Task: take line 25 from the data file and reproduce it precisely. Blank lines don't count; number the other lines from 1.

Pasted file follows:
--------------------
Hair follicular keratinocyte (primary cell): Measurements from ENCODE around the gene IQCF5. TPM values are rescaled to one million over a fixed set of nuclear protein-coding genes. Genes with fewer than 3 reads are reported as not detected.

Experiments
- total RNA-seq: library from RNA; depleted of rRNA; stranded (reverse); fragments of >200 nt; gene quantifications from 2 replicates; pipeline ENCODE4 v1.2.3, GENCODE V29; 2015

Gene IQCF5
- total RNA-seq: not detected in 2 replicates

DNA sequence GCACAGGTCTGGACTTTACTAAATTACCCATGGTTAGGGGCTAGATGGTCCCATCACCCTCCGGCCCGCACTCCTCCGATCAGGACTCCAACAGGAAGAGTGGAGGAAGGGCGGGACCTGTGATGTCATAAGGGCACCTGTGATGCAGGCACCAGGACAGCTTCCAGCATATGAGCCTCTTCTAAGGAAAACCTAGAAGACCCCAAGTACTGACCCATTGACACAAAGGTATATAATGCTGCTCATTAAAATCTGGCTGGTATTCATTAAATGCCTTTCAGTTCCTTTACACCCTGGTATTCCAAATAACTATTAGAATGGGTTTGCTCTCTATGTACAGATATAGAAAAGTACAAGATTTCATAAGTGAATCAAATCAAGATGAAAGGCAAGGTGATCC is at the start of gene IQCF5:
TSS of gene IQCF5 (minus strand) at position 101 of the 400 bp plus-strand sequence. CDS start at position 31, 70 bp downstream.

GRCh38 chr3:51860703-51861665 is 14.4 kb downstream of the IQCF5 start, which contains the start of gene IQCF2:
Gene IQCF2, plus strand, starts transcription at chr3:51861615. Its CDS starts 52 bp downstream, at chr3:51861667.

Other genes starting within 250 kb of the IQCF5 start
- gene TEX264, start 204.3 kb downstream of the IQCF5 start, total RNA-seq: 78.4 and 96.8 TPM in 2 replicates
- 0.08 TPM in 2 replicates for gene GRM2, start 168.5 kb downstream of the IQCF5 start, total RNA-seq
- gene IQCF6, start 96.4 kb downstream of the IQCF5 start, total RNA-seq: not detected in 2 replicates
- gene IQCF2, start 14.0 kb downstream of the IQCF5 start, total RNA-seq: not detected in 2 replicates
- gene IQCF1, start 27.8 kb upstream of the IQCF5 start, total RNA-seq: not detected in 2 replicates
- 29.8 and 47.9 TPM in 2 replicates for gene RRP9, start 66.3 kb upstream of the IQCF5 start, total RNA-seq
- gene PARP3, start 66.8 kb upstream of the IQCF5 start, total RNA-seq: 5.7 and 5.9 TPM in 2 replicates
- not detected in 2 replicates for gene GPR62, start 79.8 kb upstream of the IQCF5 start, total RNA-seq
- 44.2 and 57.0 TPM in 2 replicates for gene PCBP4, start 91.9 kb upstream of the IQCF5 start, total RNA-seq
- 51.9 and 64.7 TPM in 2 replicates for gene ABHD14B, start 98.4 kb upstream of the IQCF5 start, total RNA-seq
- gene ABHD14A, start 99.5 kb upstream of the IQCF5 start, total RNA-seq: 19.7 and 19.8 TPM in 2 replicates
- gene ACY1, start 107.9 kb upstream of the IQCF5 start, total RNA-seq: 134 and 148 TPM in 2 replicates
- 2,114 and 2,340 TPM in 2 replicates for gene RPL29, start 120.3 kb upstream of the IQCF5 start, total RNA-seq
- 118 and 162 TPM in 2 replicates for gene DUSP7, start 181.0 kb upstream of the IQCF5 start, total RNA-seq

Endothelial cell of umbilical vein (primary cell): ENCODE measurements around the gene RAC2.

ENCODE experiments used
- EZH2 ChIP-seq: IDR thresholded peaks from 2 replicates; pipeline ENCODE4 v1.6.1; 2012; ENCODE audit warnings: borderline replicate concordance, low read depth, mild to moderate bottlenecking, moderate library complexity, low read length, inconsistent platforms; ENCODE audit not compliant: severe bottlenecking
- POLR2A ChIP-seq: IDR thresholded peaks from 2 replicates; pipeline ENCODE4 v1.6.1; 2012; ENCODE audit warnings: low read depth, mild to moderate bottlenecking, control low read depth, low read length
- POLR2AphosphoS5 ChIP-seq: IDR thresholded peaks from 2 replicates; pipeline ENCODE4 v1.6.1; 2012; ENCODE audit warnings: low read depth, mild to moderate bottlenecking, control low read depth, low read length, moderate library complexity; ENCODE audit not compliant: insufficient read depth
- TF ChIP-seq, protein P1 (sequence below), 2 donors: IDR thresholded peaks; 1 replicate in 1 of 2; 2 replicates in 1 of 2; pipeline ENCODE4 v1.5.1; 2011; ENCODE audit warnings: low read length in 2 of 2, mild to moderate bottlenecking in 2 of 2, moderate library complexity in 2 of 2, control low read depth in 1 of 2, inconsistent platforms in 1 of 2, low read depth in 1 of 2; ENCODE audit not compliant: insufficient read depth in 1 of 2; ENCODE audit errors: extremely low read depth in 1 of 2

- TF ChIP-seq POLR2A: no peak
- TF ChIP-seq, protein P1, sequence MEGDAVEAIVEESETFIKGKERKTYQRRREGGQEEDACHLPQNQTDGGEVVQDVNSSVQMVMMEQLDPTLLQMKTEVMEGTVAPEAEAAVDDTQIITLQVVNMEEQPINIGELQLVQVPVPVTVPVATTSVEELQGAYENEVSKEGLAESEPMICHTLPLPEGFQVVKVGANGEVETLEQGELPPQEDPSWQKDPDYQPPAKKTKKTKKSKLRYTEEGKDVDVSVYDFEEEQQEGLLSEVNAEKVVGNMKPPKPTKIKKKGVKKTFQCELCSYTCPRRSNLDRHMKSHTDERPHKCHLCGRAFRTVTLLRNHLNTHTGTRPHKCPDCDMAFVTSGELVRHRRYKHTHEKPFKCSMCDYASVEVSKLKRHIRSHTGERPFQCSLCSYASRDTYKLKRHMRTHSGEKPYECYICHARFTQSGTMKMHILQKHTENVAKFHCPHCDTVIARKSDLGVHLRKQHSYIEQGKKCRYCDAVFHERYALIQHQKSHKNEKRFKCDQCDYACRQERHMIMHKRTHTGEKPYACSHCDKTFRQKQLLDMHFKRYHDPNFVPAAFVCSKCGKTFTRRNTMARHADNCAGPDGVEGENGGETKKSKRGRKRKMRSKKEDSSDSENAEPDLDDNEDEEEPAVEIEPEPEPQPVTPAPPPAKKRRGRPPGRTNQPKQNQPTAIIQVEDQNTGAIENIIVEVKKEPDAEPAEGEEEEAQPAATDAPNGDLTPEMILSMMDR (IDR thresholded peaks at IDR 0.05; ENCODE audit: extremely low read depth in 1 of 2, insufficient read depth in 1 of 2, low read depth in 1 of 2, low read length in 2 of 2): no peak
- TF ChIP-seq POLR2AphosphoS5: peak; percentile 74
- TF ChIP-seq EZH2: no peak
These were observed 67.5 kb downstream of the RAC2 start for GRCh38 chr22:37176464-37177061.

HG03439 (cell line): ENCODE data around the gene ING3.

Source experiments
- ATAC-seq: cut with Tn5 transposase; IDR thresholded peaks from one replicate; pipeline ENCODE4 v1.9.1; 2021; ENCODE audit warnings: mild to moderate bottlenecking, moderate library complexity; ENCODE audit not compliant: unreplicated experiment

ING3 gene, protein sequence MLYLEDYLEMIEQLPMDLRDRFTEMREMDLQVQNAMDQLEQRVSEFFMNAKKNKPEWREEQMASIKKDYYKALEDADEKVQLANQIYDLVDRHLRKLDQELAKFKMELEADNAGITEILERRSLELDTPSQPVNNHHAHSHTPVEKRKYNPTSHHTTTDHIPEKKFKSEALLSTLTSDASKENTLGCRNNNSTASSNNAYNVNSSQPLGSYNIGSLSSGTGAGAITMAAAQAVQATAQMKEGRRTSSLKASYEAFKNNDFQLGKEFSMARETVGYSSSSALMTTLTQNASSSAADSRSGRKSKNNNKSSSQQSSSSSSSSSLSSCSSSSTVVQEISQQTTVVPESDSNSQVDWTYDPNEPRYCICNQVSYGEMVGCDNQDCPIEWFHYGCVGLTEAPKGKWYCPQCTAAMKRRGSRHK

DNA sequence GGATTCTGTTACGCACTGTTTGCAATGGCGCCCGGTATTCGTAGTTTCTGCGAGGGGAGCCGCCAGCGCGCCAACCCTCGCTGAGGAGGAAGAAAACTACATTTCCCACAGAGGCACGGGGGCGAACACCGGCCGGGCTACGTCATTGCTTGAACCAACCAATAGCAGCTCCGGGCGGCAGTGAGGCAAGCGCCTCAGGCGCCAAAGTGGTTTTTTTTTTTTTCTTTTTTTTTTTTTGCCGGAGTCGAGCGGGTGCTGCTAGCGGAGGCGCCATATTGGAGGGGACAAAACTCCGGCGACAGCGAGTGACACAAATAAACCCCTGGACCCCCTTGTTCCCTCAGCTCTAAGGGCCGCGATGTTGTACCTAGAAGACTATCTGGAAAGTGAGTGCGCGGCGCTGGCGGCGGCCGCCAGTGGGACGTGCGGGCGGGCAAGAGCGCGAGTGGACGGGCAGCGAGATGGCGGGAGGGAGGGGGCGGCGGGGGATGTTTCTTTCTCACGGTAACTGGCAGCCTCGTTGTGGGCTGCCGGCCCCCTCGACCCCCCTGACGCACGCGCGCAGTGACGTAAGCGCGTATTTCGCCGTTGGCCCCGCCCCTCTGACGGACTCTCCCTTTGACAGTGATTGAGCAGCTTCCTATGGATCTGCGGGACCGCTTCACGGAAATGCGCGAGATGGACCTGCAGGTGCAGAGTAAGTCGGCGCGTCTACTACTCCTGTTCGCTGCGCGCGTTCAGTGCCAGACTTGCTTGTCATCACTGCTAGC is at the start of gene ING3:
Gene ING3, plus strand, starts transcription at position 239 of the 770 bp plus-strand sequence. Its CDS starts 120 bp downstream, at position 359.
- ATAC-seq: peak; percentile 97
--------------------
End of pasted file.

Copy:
Endothelial cell of umbilical vein (primary cell): ENCODE measurements around the gene RAC2.